But . . . how?

How do I share this with the people I know?  Even if they don’t think Fifty Shades is Abuse, they can at least see the objectively terrible prose for what it is.  How do I share this without feeding the negativity spiral and have us all chanting Satanic spells in the hopes one of them puts an end to this, the Darkest Timeline?

 

My Darkest Timeline survival kit.

And then I remembered the only line of thought that allowed me to fall asleep the last time I was so upset by the series; change the conversation.

Instead of calling Time of Death on quality in literature as we know it, we need stop bad literature from winning.

Now, our first instinct in this situation is to be appalled at the very notion that a writer with as little appreciable talent as James could even begin to instruct other writers in the craft.  This is considered a native instinct, up there with “fight or flight” and knowing it’s only a matter of time before Justin Bieber becomes his own religion.

 

Clearly, this has already happened.

 This serves two purposes: 1) To prove you have a brain, and 2) that it’s still working.

Working brain intact, we are right to be appalled by this news, because new, impressionable writers may look at James’ success and think “Writing sounded hard when I talked to those masochists typing on finger nubs and drinking way too much coffee.  To hell with that noise!”, and the next thing you know the stuff the internet was ashamed to show you becomes the next best sellers on all the shelves, because E.L. James is to literature what “reality” is to TV.

At least, that’s the fear.

This is, of course, ridiculous, because as long as there are writers with passion, there will be quality in literature.  The bigger (and by far, scarier) question lurking within that fear, though, is “After this, will quality writing even matter?”

I say “Yes.  But only if you make it matter.”

If you want to see quality published, you have to put effort into quality writing.  No brainer, right?

But here’s a problem.  The majority of writers seeking publication face a real uphill battle far beyond applying every trick, tip, and hard-won skill they ever paid a workshop to learn; writers are looking to craft the best, most engaging story they can manage without killing themselves (please), but publishers are looking for something they can sell.  If the two happen to coincide, so much the better, but what the writer pours into their craft often isn’t what the publisher is looking for when they turn the first page.

And that’s all before E.L. James publishes the lazy self-help version of a writer’s guide. (It has blank lined pages at the end for writers to “set down their own ideas, or ‘inner goddess'”, as all good lazy self-help books do, not because fluffing out pages, but because people interested in writing never keep paper or, say, computers around to facilitate “setting down” their ideas, so it’s really considerate of James to make sure space is provided for them, and not lazy at all.)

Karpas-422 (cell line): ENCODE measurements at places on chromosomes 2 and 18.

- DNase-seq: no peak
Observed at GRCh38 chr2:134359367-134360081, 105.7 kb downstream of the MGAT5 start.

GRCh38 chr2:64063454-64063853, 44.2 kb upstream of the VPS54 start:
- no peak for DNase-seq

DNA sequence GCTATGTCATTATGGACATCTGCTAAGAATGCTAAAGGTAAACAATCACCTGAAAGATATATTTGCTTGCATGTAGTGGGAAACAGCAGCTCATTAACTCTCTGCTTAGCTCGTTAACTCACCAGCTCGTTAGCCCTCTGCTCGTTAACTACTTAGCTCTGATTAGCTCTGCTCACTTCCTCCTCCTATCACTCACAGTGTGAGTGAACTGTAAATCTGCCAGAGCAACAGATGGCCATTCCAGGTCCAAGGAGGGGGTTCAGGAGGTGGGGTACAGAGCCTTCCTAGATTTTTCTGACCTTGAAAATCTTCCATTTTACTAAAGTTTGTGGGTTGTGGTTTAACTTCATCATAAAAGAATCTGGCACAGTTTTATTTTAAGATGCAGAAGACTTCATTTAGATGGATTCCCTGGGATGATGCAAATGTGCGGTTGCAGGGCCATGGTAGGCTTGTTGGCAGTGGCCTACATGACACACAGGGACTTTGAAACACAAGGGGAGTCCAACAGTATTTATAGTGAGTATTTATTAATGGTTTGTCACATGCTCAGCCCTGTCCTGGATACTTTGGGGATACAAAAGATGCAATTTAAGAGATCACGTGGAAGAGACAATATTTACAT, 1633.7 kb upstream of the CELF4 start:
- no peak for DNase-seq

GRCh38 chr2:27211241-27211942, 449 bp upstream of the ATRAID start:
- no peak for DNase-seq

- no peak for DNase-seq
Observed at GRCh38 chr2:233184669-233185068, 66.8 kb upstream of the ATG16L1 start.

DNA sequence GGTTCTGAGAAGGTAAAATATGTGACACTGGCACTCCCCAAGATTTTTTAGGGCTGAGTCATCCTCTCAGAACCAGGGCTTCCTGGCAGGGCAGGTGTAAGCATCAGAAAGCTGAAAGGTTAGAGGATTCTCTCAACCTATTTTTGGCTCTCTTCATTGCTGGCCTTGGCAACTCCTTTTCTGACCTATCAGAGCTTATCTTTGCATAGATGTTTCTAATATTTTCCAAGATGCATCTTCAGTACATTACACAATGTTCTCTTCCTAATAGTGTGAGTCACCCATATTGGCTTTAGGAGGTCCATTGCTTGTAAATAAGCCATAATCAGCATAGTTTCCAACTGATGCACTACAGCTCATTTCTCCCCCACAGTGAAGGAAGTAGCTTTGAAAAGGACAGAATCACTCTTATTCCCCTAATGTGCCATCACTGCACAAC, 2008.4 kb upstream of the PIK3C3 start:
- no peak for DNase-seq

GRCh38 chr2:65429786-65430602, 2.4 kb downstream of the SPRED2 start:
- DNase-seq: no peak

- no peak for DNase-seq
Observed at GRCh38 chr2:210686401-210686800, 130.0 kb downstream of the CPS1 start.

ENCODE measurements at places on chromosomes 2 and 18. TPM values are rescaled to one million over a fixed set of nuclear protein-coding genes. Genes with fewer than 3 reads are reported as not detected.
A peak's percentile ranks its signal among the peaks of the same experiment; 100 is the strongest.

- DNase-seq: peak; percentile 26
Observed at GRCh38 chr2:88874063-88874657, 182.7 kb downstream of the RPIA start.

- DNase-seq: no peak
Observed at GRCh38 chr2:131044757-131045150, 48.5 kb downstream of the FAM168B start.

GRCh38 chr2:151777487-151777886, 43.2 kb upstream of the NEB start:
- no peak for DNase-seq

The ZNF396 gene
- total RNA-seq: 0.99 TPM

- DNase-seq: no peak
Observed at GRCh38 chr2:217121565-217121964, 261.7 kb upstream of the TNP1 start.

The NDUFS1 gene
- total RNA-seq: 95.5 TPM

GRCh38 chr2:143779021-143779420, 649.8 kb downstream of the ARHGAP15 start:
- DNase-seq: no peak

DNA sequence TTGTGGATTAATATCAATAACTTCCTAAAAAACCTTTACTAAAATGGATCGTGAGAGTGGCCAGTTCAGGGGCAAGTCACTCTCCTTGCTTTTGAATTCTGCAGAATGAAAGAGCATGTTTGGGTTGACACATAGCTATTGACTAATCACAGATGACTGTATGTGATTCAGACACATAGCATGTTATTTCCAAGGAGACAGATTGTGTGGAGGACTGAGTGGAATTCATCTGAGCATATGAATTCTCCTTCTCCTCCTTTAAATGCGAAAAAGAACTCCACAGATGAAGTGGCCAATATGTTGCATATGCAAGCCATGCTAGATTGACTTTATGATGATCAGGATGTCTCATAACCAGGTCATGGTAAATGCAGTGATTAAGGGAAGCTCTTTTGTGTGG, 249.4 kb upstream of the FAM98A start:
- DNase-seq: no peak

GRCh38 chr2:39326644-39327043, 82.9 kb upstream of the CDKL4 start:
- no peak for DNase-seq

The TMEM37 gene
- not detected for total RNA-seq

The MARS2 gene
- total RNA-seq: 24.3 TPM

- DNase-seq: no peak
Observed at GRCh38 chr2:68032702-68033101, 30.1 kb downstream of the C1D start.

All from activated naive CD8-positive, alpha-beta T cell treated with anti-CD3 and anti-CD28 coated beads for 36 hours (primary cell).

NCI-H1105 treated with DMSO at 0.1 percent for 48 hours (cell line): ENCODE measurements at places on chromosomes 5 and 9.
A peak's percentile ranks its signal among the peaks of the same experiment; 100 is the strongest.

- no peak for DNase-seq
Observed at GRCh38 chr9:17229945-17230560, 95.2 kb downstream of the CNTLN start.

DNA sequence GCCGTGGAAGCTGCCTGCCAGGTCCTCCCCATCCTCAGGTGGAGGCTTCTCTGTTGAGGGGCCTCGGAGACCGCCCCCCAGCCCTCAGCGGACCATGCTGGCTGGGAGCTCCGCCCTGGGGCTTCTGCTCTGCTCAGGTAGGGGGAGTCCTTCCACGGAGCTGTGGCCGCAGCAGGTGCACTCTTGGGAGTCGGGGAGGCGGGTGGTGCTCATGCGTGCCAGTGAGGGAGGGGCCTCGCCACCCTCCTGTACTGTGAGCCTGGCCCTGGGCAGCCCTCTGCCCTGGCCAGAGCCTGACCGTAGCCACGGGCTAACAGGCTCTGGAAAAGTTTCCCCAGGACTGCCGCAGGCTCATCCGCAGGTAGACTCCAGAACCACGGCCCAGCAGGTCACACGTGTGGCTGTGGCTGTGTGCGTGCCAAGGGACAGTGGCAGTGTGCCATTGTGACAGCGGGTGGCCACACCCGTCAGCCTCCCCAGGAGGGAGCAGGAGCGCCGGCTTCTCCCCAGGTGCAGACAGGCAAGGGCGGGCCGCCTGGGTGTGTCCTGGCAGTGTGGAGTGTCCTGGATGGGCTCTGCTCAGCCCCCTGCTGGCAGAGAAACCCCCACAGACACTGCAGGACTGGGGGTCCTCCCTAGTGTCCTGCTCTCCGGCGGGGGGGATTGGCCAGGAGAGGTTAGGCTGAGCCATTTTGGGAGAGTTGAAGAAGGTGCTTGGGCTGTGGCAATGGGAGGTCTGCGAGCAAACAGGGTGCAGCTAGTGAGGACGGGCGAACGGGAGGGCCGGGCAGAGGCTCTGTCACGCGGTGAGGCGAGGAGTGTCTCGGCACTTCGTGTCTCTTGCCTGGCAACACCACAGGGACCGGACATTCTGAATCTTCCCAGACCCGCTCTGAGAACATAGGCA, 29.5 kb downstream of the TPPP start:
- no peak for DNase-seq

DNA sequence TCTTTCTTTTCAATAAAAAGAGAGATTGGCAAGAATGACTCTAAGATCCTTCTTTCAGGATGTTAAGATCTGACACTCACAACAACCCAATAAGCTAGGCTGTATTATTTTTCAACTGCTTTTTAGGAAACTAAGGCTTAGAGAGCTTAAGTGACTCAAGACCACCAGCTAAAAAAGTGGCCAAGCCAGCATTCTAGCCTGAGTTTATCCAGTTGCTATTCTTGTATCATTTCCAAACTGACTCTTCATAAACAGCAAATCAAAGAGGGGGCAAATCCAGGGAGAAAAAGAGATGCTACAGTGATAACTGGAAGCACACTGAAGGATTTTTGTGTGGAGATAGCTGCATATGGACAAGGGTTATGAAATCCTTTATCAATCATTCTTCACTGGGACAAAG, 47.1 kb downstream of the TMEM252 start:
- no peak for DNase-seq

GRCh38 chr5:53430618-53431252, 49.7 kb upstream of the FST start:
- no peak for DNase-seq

But, it’s not like writers have been unaware just how screwed over they are when they plight their troth with an established publisher — those authors who are successful were at least somewhat aware of the flaming hoops they’d be forced to hump in order to see their manuscript polished and shipped to bookshelves across the . . . well, county, probably — country if the publisher thought they could push it.

  
SPOILER ALERT: Publishers haven’t softened over the years.

If anything, they’ve figured out how to squeeze even more money out of every venture with the least amount of effort or risk on their part.  The writer does all the writing, and most of their own marketing, and almost all of their own promotion and public event managing until the publisher feels they’re enough of a safe bet to offer more.  If the author is really, really good at this, and makes enough money for the publisher, the author might catch some breaks for the future, and even see a cozy profit themselves.  I’m not saying they could live comfortably off that profit, but they could celebrate with a reasonably priced meal out on the town, and an off-brand bottle of champagne, if they used a coupon.

And I’m not pulling this out of my ass, either.  Search for articles around the internet designed to help writers, and once you get past the craft itself, it’s all about how to promote yourself.  Building a solid audience before you approach a publisher, for instance, illustrates to the publisher that you have the ability to market yourself (one less thing they have to worry about, then), and increases the odds your book will sell if they publish it. [relevant links attached – find them*]  That makes you a safer bet than an unknown author with no following and no internet presence.